I don’t normally share quotes, but here are two of my favourites. Both get at the importance of learning and perspective. This is why I like them:
“It’s what you learn when you know it all that counts.”
This is a quote from John Wooden, the American basketball player and coach. As head coach for the UCLA Bruins, he won ten national championships. Unlike most sports quote this one is humble. It acts as a reminder that even if you have great scores and results, there’s always much more you can learn. For me that’s a hallmark of a high performance culture and great leadership.
“We cannot solve our problems with the same level of thinking that created them.”
Albert Einstein, maybe
OK, so Einstein might not have said this (there’s no clear source), but the quote highlights a problem that I come across all the time in my work. You can call it denial, obfuscation, wilful blindness, etc. It gets at the need to take a different perspective. A key way to break out of this leadership trap is to capture different voices and to involve people in solutions and changes. This is at the heart of EX.
In many companies people are frustrated. They feel they’re running hard and putting in a lot of effort, but they’re not making much of an impact, and this is often due to the difficulty of getting work done.
Yves Morieux has pointed out that the twin problems of stagnant productivity and low employee engagement share the same root cause, the increasing complicatedness of work and the growth of bureaucracy. Fighting complexity, according to Morieux, is the number one battle for all business leaders.
Yves is not alone in worrying about this. Gary Hamel is appalled at the damage being done to the global economy by bureaucratisation. He argues there is a 3 trillion dollar wealth-creating opportunity in tackling bureaucracy, and pleads with business leaders to get to grips with it.
These are some of the issues Hamel identifies:
Policies and processes sapping individual initiative
Time and energy consumed by unhelpful reporting and pointless meetings
In my experience, the single most effective way of tackling these challenges is to involve employees in simplifying the work. This is what we do when we run employee surveys. We provide a critical feedback loop and involve people in the solutions. Key topics we explore are things like: Does everyone have a clear line of sight to the customer? What’s stopping more effective cooperation? When people believe something can be done better and differently, do they speak up about it? Are people able to sustain the level of personal energy they need in order to have an impact?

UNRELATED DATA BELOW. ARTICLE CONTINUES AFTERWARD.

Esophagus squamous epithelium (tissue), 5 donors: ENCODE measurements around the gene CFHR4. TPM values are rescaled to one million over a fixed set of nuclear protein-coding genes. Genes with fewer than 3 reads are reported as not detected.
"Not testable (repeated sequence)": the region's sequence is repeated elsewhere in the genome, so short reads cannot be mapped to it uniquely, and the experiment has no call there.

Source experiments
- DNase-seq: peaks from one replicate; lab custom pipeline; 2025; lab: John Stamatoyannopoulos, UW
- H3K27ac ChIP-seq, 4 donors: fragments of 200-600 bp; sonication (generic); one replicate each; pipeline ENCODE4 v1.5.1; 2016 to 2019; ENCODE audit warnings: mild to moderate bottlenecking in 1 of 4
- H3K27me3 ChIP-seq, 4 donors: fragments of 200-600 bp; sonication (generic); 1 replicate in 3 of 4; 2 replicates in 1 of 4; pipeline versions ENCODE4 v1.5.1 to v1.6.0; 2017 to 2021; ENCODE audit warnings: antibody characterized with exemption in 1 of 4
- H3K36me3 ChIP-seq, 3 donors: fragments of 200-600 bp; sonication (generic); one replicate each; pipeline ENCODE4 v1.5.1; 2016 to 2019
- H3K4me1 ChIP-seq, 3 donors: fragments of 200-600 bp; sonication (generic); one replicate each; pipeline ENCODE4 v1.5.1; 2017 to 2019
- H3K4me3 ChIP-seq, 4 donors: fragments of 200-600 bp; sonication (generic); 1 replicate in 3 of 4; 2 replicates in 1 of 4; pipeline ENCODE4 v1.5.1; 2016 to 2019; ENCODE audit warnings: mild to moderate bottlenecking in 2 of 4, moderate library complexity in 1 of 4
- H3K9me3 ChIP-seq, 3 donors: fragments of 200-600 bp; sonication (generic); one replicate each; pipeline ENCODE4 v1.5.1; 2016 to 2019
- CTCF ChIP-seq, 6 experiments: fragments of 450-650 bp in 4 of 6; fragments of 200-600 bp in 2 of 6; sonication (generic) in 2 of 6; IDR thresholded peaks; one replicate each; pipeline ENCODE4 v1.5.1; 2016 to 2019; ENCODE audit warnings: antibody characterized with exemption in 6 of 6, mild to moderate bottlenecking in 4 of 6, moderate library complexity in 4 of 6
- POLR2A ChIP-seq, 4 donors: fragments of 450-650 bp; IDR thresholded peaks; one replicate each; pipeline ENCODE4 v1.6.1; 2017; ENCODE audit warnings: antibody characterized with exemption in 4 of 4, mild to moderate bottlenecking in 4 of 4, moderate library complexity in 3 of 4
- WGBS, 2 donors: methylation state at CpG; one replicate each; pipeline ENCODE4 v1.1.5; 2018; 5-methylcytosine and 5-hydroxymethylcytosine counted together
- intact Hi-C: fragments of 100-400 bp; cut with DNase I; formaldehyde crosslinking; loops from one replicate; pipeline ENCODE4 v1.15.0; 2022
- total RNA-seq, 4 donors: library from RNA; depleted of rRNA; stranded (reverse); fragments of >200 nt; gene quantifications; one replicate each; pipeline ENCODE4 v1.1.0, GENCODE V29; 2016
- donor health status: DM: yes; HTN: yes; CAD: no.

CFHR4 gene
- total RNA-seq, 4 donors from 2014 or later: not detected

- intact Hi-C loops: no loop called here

These are some important things to watch out for when simplifying work:
Managers need to know that one of their key tasks is to get stuff out of the way, so their teams can work effectively
Financial and operational information should be transparent and widely shared
Managers have a role in helping their teams understand how the business works and their contribution
Feedback is critical and this means listening to employees and encouraging dialogue
You need to reward people who do a good job of simplifying work and share their success stories widely
Hamel believes we need “a revolution of the mind” in order to go to war with bureaucracy. And in this there is also a critical role for people analytics. This is because, as new ways of working are tested and piloted, you need good people analytics to understand the impact of such “hacks” on engagement, productivity and other outcomes in order to build the business case and to direct the next iteration of changes.
It really bugs me when unnecessary things get in the way of my work, so this is one mission I am proud to play a part in.
We do a lot of research into high performance organisations and I am often asked what makes the best companies stand out. Here are some of the things I’ve noticed:
High performance companies work simply. That means doing things once and always with a very clear focus on the customer. In companies where people work simply, they’re trusted to make decisions and encouraged to speak up when they see things that can be improved. “Simple” also requires discipline, the ability to prioritise critical tasks and to cut out the rest.
Innovation fuels success. Innovation can sound soft, but it’s really about transformation. I like Adam Hartung’s approach to innovation – a constant battle against old ways of working that become “locked in”. So much energy is spent defending the status quo. Effective leaders give people permission to challenge the way things are done. The best leaders actually spend time plotting how to create disruptions.
I visit a lot of different work places and what makes an effective manager is nearly always the same. They’re good at getting to know the people in their team and to learn their strengths. They’re interested in developing people, they recognise when things go well and they help people understand how the business works and how they contribute through their job. High performance depends on having more effective managers.
In many companies leaders spend a lot of time looking back – reviewing last year’s numbers in order to determine next year’s plans. The insights we collect from employees through our surveys give leaders a chance to look forward, to identify future opportunities and to think about their future workforce. That kind of forward-looking exercise is another hallmark of success, especially as there is so much change happening in the workplace.
These are some of the key things that I have seen. What would be on your list?
References: Towers Watson, Tracking Trends in High Performance Companies (2014) Adam Hartung, Create Marketplace Disruption (FT Press, 2008)
Tags: #Innovation #HighPerformance
This article was published on LinkedIn on December 3, 2015.